Oh noes ... doleful, which is possibly one step short of going on the dole.
Is there any hope at all?
The next morning Abbott was interviewed by Alan Jones on 2GB radio and a few minutes later by Marius Benson on ABC News Radio. His message was deflated by a flatness of language, a failure to hit the heights of persuasion with argument and numbers to match.
With Jones, Abbott discussed the fact the deregulation of universities would see new money flowing in trade support loans to tradies, to electricians and plumbers and so on. It’s a brilliant message of building equity into our education system for a broader range of people. So say that.
With Benson, Abbott tried to justify the co-payment by explaining that the Medicare levy covered a fraction of the cost of healthcare. Tell us the number. It’s mind-blowingly low, covering 7 per cent of the nation’s total health spend of $140 billion, and adds heft to the unsustainable spending story.
Yes, and best of all, explain how the seven dollar co-payment designed to set up a medical research future fund has anything at all to do with that mind-blowing number ... and therefore has anything to do with the cost of healthcare.
Hmm, that's a hard one, eh coach?
Never mind, the message is clear. Abbott is useless, he's hopeless, he's fukt, the team is losing game after game, the toads are down, the cockroaches are rampant, well at least the cocky cockies in the western suburbs, and it's all up to the captain to do something about it ...
What to do? What to do?
Well like any top notch coach brimming full of ideas, Dame Slap has a lot of great schemes and strategies.
First off, it seems Abbott needs to hire a decent speechwriter. Then he needs to take acting lessons and turn himself into Ronald Reagan, though some might think this has as much chance of flying as Sheldon taking acting lessons from Penny ...
Hey maybe we could do a little improv, kick it around like Ronnie:
And maybe Abbott could learn from John Howard to do talk back radio, unlike that prawn sauce Ruddster.
But even with all that, there's a problem, a sticking point.
...what worked brilliantly as opposition leader hasn’t translated so well as Prime Minister.
There is a transition. New skills are required. Doing the hard work to repair a budget ballooning with structural deficits is a big story that requires a coherent and passionate sell.
Gasp. We were sold a pup? The man's a dog with a deficit in skills and training? Should he spend six months seeing what's like to earn or learn?
To be sure, counselling a politician languishing in the polls to loosen the straitjacket of sound bites is a common refrain from armchair pundits. But at a critical time when there is a big story about repairing the budget, Abbott risks losing voters with stilted performances and a caution that saw off Julia Gillard.
Sheesh, not Julia Gillard. Not all the way from Ronnie Raygun to that wicked witch?
Come on coach. Usually at half time, there's a rousing cry about how the toads are giants astride the earth, and the cockies need crushing.
Please coach, for the love of the long absent lord, give us hope:
That said, Abbott has the upper hand. He has a sensible story to tell and believes in it. Whichever way you look at it, the budget needs fixing. The numbers are there, the budget measures are there and a foundation of support for reform has been there in the past. It will be there again if the PM can sound more comfortable having a compelling conversation with voters.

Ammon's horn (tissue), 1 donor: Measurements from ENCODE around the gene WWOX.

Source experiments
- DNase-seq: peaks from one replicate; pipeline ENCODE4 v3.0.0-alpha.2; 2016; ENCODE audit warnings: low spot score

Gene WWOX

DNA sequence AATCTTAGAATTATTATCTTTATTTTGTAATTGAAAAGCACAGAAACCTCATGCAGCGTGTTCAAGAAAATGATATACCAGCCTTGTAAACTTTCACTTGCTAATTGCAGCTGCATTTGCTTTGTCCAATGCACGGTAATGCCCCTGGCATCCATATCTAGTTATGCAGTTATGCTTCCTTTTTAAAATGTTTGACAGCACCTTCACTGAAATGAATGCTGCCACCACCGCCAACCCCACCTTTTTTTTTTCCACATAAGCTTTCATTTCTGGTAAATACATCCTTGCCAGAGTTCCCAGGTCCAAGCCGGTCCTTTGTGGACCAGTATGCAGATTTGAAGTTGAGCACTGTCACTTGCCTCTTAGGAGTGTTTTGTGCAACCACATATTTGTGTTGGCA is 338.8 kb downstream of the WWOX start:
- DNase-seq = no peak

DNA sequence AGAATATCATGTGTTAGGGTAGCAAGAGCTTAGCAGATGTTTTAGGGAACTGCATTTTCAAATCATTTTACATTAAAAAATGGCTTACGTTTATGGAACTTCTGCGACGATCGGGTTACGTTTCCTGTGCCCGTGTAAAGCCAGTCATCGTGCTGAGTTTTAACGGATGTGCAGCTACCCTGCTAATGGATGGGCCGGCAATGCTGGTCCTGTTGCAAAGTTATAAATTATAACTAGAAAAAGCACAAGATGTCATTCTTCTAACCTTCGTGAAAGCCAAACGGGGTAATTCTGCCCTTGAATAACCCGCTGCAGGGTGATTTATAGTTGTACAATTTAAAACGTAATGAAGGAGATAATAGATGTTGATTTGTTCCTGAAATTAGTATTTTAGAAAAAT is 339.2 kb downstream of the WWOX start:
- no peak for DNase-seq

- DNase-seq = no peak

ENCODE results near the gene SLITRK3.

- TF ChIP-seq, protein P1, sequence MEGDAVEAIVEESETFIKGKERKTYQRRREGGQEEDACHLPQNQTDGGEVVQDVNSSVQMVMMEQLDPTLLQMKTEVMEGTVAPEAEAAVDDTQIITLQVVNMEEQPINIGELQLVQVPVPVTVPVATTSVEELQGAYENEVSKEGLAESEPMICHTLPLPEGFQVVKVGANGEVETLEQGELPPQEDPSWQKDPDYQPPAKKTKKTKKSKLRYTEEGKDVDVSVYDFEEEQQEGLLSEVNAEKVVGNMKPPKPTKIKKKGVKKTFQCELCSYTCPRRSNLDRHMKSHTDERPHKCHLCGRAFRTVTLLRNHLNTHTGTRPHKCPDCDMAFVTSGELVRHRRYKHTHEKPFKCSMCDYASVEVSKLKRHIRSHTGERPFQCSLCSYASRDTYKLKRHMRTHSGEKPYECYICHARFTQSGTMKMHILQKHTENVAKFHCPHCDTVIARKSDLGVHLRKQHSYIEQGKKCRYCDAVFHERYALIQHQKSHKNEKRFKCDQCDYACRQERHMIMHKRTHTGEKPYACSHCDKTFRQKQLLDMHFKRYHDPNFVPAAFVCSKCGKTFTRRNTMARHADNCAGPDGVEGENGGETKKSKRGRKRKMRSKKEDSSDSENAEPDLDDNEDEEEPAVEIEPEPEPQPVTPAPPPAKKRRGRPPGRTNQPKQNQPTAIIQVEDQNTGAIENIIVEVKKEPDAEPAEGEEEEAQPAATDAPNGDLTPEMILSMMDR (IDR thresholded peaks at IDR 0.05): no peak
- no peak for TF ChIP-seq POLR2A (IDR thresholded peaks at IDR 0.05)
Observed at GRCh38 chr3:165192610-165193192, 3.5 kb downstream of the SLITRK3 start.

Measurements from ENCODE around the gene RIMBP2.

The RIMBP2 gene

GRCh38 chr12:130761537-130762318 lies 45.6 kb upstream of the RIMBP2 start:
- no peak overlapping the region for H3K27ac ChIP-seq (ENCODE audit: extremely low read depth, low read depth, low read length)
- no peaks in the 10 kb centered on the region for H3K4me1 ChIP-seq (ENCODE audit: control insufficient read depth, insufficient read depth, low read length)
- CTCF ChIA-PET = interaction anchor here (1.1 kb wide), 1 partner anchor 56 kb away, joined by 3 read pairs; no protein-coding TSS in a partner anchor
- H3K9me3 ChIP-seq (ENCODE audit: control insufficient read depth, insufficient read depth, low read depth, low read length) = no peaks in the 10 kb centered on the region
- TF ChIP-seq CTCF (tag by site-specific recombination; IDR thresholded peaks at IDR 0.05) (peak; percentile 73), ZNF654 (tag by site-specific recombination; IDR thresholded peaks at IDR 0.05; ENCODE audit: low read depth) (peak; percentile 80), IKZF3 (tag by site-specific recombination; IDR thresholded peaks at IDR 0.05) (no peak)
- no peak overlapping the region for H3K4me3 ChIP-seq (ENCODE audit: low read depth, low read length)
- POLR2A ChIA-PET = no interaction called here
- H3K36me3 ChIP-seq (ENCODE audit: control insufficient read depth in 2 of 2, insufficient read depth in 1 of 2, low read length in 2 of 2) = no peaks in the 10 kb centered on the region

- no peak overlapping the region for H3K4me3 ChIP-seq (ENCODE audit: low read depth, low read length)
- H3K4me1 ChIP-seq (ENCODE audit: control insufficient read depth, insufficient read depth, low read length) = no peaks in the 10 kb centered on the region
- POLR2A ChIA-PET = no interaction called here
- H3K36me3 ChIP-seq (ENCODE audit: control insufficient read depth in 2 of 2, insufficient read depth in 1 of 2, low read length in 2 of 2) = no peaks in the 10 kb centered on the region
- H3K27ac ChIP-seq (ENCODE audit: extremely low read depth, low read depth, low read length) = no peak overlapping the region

Ah water boy, make sure the team all drink that Dame Slap approved kool aid before they take the field again. And can we have some fries and a rhetorical trick to go with it? Sure thing:
Abbott must work on what Cicero called the “graces of persuasion”. Trust voters. As you told your partyroom during the week, they’re not mugs. Trust yourself. Play your own game. Throw off the micromanagement that prefers caution over candour. Sure, you will make a few mistakes along the way. A wink here. A stray word there. But the power of honest oratory means more people will sit up and take note, listen and learn; they may frown, they may smile, and more may walk away with a new understanding of what needs to be done to kick-start a new era of economic reform.
Take the ball up the gutz, turn yourself into Obama - a Kenyan socialist background might help - and the Red Sea will part, and we'll all march off to paradise, just like in the movie.
The pond must confess to warming to this significant Saturday appearance by Dame Slap. Talk about the very best comedy stylings:
Abbott must work on what Cicero called the “graces of persuasion”.
Could it get any funnier. How many more Jaffas can you roll down the aisle in a single read?
Has Dame Slap been hanging out with Dale Carnegie and the 'closer' crowd, who are fond of quoting Cicero as saying If you wish to persuade me, you must think my thoughts, feel my feelings and speak my words, though whether he actually put it that way is another matter.
But Cicero did say this:
For every man’s nature is concealed with many folds of disguise, and covered as it were with various veils. His brows, his eyes, and very often his countenance, are deceitful, and his speech is most commonly a lie.
Perhaps that's the problem. Perhaps when you lie your way into power, and then cheerfully break all the promises you made, you develop an image problem.
Has the coach thought about this? Will her man think those thoughts, feel those feelings, speak those words of promises broken, and of easy betrayals, and behaviour which in the nineteen century would have seen the man denounced as an unfeeling cad and a bounder?
No doubt she has, no doubt she's a chenius, like her diligent student ...
As is always the case, the wonderful David Pope has a most apposite cartoon, and more Pope here:
Posted by dorothy parker at 5/31/2014 09:19:00 AM